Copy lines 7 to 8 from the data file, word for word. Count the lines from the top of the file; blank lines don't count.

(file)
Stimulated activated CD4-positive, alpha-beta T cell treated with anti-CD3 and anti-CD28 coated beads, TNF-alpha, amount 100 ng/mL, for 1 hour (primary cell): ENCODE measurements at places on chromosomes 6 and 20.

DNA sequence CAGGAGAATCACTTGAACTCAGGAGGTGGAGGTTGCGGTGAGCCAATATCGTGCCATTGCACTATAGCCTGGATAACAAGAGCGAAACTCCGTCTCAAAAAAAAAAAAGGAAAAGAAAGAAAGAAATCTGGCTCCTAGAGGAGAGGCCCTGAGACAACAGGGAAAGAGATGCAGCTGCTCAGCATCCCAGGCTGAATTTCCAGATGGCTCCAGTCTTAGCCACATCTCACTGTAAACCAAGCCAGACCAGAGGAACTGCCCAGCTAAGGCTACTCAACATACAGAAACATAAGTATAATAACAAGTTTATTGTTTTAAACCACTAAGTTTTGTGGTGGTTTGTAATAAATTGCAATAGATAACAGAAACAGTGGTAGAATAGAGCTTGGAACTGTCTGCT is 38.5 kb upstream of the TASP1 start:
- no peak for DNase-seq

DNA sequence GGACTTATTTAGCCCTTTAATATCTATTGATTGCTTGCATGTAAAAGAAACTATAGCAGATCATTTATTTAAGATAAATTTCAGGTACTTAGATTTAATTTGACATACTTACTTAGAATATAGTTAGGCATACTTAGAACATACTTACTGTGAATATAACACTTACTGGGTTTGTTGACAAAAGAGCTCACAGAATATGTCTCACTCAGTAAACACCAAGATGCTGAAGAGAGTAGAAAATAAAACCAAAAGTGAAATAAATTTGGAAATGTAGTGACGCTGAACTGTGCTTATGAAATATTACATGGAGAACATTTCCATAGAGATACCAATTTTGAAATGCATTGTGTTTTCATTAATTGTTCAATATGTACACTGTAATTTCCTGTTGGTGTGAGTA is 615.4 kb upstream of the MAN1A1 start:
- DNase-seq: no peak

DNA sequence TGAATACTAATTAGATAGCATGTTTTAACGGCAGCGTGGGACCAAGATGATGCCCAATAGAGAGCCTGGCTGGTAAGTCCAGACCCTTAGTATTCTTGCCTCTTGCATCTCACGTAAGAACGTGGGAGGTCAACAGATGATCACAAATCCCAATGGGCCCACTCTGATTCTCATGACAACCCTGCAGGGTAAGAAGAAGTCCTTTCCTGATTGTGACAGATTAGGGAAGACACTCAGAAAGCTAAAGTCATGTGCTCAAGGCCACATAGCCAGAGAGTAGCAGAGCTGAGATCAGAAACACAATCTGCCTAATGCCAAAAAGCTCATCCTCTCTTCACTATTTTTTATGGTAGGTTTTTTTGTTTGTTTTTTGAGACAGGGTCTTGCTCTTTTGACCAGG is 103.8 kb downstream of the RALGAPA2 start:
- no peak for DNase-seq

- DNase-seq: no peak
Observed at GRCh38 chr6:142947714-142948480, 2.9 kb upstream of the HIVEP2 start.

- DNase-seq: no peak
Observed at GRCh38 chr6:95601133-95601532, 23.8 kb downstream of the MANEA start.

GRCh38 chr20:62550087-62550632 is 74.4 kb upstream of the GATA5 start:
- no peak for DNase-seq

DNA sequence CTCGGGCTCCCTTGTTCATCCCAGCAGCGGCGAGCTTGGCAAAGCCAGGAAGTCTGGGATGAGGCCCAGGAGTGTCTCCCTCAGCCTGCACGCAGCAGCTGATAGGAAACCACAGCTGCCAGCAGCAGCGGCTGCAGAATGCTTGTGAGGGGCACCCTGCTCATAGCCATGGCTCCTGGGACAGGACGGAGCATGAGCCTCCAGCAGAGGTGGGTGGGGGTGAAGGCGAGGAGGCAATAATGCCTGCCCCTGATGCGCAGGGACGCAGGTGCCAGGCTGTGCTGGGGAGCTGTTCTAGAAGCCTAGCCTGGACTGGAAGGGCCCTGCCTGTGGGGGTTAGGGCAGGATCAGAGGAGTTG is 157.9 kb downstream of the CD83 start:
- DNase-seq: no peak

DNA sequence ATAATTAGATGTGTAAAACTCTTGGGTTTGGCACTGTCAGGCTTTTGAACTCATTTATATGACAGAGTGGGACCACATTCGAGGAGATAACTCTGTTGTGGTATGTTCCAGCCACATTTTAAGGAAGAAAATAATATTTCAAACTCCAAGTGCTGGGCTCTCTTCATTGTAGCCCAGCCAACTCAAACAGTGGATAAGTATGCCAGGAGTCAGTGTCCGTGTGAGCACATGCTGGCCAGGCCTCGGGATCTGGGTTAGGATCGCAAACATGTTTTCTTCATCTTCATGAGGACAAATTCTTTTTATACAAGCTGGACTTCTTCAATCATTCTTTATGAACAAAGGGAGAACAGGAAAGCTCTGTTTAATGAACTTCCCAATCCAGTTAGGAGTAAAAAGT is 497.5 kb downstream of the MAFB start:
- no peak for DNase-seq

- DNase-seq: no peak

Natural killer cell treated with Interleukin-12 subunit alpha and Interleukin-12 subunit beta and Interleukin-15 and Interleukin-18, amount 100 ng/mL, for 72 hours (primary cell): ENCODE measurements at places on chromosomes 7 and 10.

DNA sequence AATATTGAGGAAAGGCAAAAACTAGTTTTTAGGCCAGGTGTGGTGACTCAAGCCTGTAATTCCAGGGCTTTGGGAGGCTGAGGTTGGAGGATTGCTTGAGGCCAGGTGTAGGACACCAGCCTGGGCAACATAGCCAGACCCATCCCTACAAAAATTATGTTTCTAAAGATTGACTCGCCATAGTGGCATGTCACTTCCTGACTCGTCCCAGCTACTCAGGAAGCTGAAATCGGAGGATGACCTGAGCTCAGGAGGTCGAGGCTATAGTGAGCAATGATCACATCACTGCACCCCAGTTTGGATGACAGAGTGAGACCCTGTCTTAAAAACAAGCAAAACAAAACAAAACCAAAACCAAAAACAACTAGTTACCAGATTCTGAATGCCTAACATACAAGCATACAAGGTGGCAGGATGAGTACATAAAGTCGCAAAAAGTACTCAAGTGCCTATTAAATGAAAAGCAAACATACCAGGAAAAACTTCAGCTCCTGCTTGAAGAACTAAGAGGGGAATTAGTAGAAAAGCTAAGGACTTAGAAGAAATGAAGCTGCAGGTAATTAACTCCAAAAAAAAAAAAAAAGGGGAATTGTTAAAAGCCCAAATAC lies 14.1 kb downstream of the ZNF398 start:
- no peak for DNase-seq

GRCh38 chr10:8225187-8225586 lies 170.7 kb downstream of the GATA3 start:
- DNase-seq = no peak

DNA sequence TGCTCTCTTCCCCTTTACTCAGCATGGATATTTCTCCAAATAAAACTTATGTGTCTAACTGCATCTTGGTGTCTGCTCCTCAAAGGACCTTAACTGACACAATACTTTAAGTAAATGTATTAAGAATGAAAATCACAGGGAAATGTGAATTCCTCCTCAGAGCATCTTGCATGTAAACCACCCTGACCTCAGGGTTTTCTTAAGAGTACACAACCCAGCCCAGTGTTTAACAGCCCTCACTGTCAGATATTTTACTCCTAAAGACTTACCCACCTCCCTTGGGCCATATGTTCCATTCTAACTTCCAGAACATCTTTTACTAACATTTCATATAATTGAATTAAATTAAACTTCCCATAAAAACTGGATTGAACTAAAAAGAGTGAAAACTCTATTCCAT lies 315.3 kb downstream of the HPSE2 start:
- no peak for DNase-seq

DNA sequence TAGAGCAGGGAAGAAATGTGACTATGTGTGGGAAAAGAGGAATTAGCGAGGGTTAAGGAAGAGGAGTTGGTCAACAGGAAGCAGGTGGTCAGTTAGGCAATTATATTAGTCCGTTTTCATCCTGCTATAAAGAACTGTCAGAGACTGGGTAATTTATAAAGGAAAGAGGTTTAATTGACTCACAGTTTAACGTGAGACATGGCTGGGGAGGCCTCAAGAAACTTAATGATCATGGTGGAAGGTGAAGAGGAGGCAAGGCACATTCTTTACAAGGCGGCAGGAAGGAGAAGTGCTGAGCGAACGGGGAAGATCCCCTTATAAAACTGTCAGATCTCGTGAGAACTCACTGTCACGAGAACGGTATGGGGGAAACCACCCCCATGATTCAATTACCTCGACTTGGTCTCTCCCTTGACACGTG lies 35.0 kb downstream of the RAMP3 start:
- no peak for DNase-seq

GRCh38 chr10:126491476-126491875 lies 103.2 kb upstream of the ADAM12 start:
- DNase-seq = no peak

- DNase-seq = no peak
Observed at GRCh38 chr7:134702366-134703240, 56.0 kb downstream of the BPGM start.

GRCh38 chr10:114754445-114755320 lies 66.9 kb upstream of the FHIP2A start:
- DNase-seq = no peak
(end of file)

- no peak for DNase-seq

- DNase-seq: no peak